Theodor Fontane (18191898). Trials and Tribulations.
The Harvard Classics Shelf of Fiction. 1917.
THE WEDDING had taken place about the middle of September on the Sellenthins estate, Rothenmoor. Uncle Osten, who was usually no speaker, had offered his good wishes to the bridal pair in what was undoubtedly the longest toast of his life. And on the next day the following notice appeared among other family items in the Kreuzzeitung: Botho Freiherr von Rienäcker, First Lieutenant in the Imperial Regiment of Cuirassiers, and Katherine Freifrau von Rienäcker, née Sellenthin have the honor to announce their marriage which took place yesterday. Naturally the Kreuzzeitung was not the paper which usually found its way to the Dörrs dwelling nor to the other house in their garden, but the very next morning there came a letter addressed to Fräulein Magdalena Nimptsch, containing nothing but a newspaper clipping containing the marriage notice. Lena was startled, but regained her self-control more quickly than the sender, apparently some envious acquaintance, might have anticipated. That the clipping came from such a source was easily seen from the addition of Hochwohlgeboren (well born). But this gratuitous freak of sarcasm, which was intended to double her pain, stood Lena in good stead and diminished the bitter feeling that the news would otherwise have caused her.
Botho and Katherine von Rienäcker started for Dresden the very day of the wedding, after both had happily withstood the enticement of a tour of visits among the Neumark relatives. And actually they had no reason to repent their choice, certainly Botho had not, for every day he congratulated himself not only upon his stay in Dresden, but still more upon the possession of a young wife who seemed to know nothing of caprice or ill humor. She actually laughed all day long, and her nature was as bright and clear as her complexion. She was delighted with everything and saw the cheerful side of everything. At their hotel there was a waiter with a forelock that looked like the crest of a breaking wave, and this waiter with his coiffure was a source of constant amusement to her, so much so, that although she was not usually very witty, she simply outdid herself in images and comparisons. Botho also was amused and laughed heartily, until suddenly a shade of doubt and even of discomfort began to mingle with his laughter. That is, he began to notice that whatever happened or came in sight, she took notice only of the trivial and the comical side of it. And at the close of a pleasant fortnight spent in Dresden, as the couple were beginning their homeward journey to Berlin, a short conversation fully enlightened him as to this side of his wifes character. They had a coupé to themselves and as they looked back from the bridge over the Elbe to take farewell of old Dresden and the tower of the Frauenkirche, Botho said, as he took her hand: And now tell me, Katherine, what was really the most beautiful thing here in Dresden?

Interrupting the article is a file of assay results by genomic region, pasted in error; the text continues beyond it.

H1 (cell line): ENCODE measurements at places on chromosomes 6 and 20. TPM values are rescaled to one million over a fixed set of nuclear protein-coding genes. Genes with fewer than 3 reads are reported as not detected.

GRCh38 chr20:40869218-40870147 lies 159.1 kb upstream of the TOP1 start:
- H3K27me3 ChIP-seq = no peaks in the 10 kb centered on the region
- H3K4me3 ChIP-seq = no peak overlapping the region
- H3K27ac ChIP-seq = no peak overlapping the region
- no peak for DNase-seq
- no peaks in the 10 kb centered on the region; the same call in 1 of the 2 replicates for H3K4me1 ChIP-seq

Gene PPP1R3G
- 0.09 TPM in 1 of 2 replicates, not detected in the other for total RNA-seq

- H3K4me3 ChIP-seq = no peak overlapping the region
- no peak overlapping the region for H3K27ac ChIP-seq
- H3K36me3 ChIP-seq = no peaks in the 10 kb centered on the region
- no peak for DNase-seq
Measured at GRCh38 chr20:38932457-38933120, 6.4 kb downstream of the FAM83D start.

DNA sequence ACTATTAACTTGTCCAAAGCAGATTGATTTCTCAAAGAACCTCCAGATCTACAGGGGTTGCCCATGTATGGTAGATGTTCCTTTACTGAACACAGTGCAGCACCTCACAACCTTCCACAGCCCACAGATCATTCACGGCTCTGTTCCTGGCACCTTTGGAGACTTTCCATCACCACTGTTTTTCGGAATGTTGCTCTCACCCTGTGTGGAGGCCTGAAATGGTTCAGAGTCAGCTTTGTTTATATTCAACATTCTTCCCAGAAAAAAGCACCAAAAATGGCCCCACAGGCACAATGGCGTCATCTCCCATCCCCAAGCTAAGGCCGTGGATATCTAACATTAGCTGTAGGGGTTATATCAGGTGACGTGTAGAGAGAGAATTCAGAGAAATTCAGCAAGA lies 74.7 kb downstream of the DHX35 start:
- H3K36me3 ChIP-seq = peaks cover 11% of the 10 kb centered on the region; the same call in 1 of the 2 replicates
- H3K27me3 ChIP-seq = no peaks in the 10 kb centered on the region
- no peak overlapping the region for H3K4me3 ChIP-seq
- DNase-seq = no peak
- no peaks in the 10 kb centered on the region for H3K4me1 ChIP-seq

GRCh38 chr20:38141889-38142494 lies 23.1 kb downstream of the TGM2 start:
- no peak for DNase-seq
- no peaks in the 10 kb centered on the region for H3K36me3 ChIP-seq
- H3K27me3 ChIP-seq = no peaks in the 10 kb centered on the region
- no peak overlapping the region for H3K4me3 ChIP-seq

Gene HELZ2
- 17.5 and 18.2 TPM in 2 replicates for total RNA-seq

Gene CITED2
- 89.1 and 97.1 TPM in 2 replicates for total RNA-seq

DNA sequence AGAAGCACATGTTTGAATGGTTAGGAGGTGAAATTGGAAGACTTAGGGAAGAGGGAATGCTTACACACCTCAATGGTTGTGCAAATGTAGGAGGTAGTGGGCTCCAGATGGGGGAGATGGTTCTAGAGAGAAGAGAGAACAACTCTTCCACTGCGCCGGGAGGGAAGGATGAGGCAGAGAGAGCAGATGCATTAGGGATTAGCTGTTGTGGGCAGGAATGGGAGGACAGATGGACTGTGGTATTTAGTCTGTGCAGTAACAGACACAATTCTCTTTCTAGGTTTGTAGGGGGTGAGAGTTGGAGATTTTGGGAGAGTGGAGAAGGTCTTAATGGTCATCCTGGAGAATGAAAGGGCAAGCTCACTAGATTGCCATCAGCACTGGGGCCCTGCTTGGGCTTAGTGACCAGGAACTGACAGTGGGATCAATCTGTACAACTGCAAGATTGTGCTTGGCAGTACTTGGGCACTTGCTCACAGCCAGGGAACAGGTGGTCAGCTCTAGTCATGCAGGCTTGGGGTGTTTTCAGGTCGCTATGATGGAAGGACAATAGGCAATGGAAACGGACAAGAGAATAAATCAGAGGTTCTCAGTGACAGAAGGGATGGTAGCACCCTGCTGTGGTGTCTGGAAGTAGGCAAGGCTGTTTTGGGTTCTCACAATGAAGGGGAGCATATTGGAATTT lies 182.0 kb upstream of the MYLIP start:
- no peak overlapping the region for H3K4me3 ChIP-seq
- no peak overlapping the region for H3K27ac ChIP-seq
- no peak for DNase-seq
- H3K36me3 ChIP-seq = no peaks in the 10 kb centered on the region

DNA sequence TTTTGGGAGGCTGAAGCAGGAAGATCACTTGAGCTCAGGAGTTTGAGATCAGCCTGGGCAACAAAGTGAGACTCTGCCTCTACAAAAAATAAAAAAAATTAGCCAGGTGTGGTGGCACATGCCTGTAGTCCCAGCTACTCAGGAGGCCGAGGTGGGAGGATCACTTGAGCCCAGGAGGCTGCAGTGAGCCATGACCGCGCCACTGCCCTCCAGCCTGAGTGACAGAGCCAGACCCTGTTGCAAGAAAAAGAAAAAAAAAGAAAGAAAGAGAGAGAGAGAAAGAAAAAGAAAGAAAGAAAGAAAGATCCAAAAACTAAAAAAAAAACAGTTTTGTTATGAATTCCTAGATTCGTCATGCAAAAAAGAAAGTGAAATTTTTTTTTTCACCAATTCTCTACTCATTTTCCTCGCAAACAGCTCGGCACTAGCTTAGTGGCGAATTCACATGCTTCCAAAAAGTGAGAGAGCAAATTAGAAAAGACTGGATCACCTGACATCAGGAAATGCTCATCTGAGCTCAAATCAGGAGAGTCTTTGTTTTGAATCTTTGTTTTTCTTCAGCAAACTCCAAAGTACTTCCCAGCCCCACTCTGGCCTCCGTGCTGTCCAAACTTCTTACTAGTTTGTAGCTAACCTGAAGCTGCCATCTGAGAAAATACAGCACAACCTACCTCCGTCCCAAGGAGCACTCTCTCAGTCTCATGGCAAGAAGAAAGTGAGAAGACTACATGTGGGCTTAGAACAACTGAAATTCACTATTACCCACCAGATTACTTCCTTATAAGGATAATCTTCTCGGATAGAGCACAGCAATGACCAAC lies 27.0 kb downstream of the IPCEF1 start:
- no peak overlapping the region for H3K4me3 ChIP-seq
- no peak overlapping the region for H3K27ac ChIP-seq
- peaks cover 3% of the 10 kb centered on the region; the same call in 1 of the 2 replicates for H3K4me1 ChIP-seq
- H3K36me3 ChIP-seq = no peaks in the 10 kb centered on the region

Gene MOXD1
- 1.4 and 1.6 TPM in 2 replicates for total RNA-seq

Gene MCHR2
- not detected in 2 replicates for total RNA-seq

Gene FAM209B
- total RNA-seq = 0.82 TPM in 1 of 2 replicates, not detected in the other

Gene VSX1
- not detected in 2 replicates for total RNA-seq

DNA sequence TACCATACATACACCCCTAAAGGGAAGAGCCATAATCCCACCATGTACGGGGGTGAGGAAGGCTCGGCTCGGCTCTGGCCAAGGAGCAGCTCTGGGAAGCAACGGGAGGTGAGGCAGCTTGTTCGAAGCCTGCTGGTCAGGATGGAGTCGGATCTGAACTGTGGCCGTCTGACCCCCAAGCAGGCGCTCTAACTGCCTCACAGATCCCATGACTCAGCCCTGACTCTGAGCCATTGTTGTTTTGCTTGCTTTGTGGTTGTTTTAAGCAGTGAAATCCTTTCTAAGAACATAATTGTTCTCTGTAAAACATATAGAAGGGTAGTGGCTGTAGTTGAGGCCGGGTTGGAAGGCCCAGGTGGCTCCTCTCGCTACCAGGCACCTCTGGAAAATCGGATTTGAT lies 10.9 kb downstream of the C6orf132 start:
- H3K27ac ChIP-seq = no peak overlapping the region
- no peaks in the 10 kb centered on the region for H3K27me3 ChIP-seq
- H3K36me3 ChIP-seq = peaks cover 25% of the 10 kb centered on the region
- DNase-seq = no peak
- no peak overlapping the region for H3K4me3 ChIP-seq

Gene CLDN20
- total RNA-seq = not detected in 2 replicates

No. You are right there. And since my lord and master is so serious I will not keep him waiting and tormenting himself any longer. There were three things that I was delighted with: first, the confectioners shop at the Old Market and the Scheffelgassen corner, with those wonderful pasties and liqueurs. Just to sit there.
I see, she laughed, that you really agree with me and as a reward I will tell you the second and third too. The second thing was the summer theater in the suburbs, where we saw Monsieur Hercules and Knaak drummed the Tannhäuser March on a rickety old whist table. I never saw anything so comical in all my life, and I dont believe you ever did either. It was really too funny. And the third was Bacchus Riding on the He-goat in the Art Museum and the Dog Scratching Himself by Peter Vischer.
I thought it was something like that; and when Uncle Osten hears about it he will think you are quite right and he will be fonder of you than ever and will say still oftener than before, I tell you, Botho, Katherine
And with these words their conversation ceased for some minutes, leaving in Bothos mind, however tenderly he gazed upon his young bride, a somewhat painful impression. The young woman herself had meanwhile no suspicion of what was taking place in her husbands mind, and only said: I am tired, Botho. So many pictures. It comes over me afterwards. But [the train was just stopping] what is the noise and excitement outside?
On the Landgrafenstrasse, which still had houses on one side only, Katherines mother had in the meantime arranged the home for the young couple, who were much pleased with the comfort that they found awaiting them when they arrived in Berlin at the beginning of October. Fire was burning in the fireplaces of the two front rooms, but the doors and windows stood open, for the autumn air was mild and the fire was only for the sake of cheerfulness and for ventilation. But the most attractive thing was the large balcony with its low-hanging awning, under which one could look straight out over the open country, first over the birch woods and the Zoological Garden and beyond that as far as the northern point of the Grünewald.
Katherine clapped her hands for joy over this beautiful wide view, embraced her mother, kissed Botho and then suddenly pointed to the left, where between scattered poplars and willows a shingled tower could be seen. See, Botho, how comical. It looks as if it had been notched three times. And the village near by. What is it called?
Very well, Wilmersdorf. But what do you mean by I believe? You surely must know the names of the villages hereabouts. Only look, mamma, doesnt he look as if he had been betraying a state secret? Nothing is more comical than these men.
Rienäckers house was scarcely a thousand steps from that of Frau Nimptsch. But Lena did not know that and often passed through the Landgrafenstrasse, which she would have avoided if she had had the slightest suspicion that Botho lived so near.
I must go into town to-day, mother, said Lena. I have a letter from Goldstein. He wants to speak to me about a pattern that is to be embroidered on the Princess Waldecks linen. And while I am in town, I shall also go to see Frau Demuth in old Jakobstrasse. Otherwise one would never see a soul. But I shall be back at about noon. I shall tell Frau Dörr, so that she will keep an eye on you.